A TV producer found houses in isolation using google earth, sent a cameraman and a reporter for making a show. The crew visited a house. But to drive an unpaved narrow road in the countryside is dangerous. They often get lost or the house is found empty. For making a show they try to find a different house and people. A best show is often made by chance. A wise man or an artist live in an unexpected situation.
Each house has a story. 93 year old man has maintained a mile long path and gone shopping by a car. He has not visited a doctor for 2 decades. A business man moved to inside mountains. The crew found him while looking for a mysterious house nearby. He has meeting with his employees through internet in the morning and is building his house, the headquarter of the company in the afternoon.
Many have built their houses by themselves. Most of them had no experience of construction work. One planted 10,000 trees like pine, cherry, cedar by himself. One re-cultivated village wide paddy fields by himself. Nobody asked help but enjoyed their lives. One wishes to build a bathhouse with water warmed by electricity. Modern technology allows him  to generate electricity using brook stream. His dream is sure to come true.
There are many interesting episodes on each show. I cannot miss it. All the people on the screen are practical, industrious, creative, and healthy.
I stop complaint.
Regards.
Eishin Ikeda
Valley Zendo
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Dharma in August 2019

Dear zen friend
1)    September sesshin       from  09/13  to  09/17
       October sesshin            from  10/11  to  10/15
2)   While working in a trench, a sniffing sound was heard. Looked back, a deer was standing 15 meters away. 2 fawns were eating grass with her. It was a deer family gathering. A mother deer may have wanted to draw my attention.
I continued my work, they continued eating grass for an hour in an evening.
3)  In July and in August, Valley Zendo invited two old friends for listening to their dharma. I have known them for more than forty years. Both have had lives based on zen Buddhism. It was great reunion. This summer would be remembered.
We have studied many concepts like Buddha, Dharma, impermanence, emptiness, reincarnation, precepts, and or wisdom and compassion. In the end we live and die in a secular world. Each practitioner has to go through the real world with these zen concepts. Lifeless ideas become blood and muscles through practice. Those old friends were living examples of how to embody words of Shakyamuni.
The guest speakers honestly showed their right motivation, right view, right thought, and right practice before our eyes. Thanks for their kindness, I saw what I should do next.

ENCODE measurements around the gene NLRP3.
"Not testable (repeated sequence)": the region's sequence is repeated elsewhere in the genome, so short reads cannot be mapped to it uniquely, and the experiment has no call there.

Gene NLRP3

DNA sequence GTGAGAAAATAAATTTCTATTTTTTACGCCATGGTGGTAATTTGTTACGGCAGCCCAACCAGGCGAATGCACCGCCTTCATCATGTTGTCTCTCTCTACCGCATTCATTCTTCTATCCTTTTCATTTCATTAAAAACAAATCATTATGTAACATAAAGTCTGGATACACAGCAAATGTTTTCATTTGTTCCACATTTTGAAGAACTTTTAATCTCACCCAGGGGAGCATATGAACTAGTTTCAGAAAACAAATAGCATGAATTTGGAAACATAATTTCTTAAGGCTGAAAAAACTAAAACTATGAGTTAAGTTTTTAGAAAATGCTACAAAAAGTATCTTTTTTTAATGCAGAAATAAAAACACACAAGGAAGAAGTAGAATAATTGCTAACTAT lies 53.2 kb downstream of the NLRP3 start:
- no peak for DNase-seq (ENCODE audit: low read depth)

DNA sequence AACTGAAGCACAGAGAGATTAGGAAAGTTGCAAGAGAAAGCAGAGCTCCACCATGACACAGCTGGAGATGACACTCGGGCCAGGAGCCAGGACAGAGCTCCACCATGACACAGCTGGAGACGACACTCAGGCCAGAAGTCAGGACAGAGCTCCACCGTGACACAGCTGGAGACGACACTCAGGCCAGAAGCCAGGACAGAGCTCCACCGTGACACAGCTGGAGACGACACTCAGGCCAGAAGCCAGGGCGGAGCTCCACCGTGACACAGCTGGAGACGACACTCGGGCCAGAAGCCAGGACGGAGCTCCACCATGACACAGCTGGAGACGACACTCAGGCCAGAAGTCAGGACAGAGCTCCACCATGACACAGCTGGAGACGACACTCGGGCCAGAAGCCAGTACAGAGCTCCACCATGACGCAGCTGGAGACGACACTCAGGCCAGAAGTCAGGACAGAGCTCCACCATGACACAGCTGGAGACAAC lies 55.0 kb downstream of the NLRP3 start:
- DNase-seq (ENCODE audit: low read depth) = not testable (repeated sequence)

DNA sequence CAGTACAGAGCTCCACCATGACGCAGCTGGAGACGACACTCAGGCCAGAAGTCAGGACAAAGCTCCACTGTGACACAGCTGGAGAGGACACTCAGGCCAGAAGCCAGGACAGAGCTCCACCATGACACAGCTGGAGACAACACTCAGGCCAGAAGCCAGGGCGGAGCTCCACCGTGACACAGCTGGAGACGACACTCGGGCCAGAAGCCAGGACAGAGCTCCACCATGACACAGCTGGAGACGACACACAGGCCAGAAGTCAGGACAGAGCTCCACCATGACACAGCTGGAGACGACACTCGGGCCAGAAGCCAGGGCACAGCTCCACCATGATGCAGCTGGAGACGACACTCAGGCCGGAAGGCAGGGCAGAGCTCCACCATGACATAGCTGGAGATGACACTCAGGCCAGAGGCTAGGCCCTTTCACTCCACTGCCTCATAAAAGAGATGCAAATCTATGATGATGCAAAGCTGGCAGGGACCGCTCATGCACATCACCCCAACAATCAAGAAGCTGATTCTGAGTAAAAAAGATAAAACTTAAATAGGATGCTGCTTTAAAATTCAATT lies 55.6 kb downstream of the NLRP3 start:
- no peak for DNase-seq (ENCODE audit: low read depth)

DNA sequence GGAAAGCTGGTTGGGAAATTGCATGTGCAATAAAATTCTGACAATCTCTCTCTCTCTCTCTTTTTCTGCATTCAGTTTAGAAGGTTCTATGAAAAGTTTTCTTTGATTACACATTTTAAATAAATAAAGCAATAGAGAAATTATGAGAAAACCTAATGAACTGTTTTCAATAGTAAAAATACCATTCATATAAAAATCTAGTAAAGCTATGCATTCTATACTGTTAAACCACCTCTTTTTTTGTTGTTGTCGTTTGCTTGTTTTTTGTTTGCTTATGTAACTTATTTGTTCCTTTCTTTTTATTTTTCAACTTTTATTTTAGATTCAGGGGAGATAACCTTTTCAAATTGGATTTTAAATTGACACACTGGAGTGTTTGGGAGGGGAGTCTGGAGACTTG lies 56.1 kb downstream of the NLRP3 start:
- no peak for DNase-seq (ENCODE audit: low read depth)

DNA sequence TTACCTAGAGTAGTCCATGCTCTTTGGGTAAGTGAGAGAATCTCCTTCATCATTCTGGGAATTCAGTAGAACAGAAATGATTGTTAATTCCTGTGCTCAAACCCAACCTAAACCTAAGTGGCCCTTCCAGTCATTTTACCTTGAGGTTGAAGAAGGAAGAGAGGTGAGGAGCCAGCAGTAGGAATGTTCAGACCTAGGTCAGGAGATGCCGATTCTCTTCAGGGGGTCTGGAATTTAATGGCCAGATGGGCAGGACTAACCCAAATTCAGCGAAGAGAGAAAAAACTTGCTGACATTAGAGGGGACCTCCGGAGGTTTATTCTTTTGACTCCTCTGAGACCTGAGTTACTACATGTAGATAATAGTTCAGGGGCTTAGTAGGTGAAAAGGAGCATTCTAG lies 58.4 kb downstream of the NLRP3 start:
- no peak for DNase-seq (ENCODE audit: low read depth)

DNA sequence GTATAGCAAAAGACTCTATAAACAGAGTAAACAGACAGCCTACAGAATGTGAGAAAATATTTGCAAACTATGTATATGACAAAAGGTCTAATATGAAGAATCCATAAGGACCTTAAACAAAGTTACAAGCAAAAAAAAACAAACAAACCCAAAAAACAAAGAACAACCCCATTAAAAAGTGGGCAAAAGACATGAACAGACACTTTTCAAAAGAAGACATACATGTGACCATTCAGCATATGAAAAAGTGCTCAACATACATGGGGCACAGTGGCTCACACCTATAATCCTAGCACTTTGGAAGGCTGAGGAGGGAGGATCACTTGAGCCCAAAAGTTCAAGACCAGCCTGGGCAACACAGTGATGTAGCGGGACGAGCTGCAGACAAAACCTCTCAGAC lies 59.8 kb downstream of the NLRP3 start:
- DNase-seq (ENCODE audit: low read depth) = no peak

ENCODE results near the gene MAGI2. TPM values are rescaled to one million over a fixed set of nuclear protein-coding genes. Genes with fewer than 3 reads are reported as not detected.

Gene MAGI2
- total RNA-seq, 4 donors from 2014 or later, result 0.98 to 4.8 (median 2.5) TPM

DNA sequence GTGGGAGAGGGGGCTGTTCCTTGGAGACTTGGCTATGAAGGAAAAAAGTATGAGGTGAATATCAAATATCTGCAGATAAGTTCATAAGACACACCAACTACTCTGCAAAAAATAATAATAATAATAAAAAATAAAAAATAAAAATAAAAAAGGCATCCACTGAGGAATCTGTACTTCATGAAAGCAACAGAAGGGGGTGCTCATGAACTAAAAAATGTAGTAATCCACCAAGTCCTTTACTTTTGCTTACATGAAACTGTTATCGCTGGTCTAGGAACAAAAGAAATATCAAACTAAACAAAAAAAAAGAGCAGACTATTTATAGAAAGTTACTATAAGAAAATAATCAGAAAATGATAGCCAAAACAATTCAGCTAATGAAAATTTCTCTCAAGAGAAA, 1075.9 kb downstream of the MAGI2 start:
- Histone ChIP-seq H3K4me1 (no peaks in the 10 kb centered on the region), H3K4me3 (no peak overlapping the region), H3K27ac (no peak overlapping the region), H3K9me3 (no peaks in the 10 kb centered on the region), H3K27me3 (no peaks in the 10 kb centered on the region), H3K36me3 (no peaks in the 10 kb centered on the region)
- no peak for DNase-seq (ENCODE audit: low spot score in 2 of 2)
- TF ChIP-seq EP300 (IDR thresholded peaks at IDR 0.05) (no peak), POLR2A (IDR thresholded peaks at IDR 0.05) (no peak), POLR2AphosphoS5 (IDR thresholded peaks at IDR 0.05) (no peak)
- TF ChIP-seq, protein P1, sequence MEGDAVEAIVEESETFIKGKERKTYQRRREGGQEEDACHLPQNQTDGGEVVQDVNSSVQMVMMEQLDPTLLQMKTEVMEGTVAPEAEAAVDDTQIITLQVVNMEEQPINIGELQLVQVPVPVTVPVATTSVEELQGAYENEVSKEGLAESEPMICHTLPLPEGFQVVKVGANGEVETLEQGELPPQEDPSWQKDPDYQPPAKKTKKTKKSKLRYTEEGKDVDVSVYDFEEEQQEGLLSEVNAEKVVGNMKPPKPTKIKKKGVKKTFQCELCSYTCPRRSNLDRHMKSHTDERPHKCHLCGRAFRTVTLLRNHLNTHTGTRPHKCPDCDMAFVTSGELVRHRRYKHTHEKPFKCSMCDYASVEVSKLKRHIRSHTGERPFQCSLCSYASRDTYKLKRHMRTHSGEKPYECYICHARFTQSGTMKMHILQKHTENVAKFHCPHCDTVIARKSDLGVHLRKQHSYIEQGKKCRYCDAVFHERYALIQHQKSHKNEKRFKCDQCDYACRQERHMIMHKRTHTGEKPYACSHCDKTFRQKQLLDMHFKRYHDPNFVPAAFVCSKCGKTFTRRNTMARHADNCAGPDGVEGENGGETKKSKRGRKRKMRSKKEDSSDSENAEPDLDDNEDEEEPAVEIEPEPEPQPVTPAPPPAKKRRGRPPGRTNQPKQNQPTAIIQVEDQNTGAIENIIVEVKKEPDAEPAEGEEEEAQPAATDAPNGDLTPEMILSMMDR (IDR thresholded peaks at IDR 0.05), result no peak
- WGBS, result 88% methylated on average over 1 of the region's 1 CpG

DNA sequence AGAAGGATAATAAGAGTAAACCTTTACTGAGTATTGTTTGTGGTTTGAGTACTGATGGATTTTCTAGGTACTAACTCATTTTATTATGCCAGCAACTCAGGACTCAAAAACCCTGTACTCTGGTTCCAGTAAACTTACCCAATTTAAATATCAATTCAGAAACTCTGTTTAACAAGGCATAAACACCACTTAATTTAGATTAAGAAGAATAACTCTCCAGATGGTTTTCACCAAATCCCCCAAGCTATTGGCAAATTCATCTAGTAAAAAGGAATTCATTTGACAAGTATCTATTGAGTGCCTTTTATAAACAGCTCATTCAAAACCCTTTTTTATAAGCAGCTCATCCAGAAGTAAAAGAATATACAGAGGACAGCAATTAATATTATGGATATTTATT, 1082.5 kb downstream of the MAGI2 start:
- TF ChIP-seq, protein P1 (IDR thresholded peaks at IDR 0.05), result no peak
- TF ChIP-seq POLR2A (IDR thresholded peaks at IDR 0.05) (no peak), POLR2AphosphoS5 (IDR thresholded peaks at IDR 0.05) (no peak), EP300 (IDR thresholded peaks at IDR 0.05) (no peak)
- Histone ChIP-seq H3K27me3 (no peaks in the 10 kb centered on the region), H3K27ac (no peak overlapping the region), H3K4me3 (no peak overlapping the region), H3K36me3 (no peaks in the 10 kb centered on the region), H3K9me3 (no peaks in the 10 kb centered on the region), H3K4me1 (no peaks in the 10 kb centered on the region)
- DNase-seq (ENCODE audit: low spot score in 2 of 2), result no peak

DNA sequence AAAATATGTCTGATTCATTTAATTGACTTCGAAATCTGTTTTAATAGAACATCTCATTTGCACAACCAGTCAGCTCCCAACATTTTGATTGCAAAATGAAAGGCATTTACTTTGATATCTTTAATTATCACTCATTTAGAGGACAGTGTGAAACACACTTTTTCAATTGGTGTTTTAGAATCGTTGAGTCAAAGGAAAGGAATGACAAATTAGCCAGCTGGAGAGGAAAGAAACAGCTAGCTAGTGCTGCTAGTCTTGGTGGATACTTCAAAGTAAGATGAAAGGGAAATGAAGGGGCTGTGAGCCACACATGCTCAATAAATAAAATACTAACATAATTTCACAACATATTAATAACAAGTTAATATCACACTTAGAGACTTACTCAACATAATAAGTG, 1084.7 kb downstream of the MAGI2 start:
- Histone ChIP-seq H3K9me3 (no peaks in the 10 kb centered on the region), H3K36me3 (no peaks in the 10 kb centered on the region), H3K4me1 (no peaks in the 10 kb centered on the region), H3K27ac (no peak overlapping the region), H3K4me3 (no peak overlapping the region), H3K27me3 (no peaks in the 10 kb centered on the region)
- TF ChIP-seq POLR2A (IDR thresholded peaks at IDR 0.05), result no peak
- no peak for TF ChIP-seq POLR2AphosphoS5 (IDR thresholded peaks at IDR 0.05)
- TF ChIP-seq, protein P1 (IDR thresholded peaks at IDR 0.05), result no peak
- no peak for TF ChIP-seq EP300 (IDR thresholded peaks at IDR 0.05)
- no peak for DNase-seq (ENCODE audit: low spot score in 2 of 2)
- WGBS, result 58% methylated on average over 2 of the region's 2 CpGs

I cannot imagine my life without zen Buddhism. I cannot seek after the truthfulness (dharma) without Buddhas’ ideas. In fact, not many people know zen. Yet in this summer I found I was not alone.
Regards.
Eishin Ikeda
Valley Zendo
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Dharma in July 2019

Dear Zen Friend
1)  September Sesshin:   from   09/13   to   09/17
There will be a renovation project of the entry hall during the first week of September. So the sesshin is put off for a week.
2)  Summer lecture:     on 11th of August  (Sunday,)  10 am.  Guest speaker:     Mr. Kenneth Locke.
We talk about Valley Zendo from the days when the land was purchased and a house was built.  Before Valley Zendo was set up in   Charlemont, there was a sitting group in Northampton. Rev. Shojo Karako who was sent by Uchiyama Roshi led the group. Mr. Ken Locke was one of its members. Through their sitting practice, people became familiar with zen and Buddhism. Thus the foundation of Valley Zendo was made. You may hear more interesting stories on Sunday.
Potluck lunch follows.
3) One Day Zazenkai at Shantigar on August 24th (Saturday)  from 9 am to 5 pm.   Dharma talk is around 10 am.
Shantigar is located at 63 Davenport Rd,  Rowe, MA.  It is a beautiful place. Please see its website.
4)  Rev. Shohaku Okumura stayed at  Valley Zendo on 20th and 21st of July. Many people gathered for work day and dharma lecture. Some were old timers who really built facilities with hammers and nails. Some were long time supporters and local people. Some were young people who would make a history of zen in the future. The gathering unexpectedly became Re-Union for Valley Zendo.
We also had chanting with memories for those who had passed.
Upon these events I felt the spirit of Uchiyama Roshi, which has made history in the woods.
Regards.
Eishin Ikeda
Valley Zendo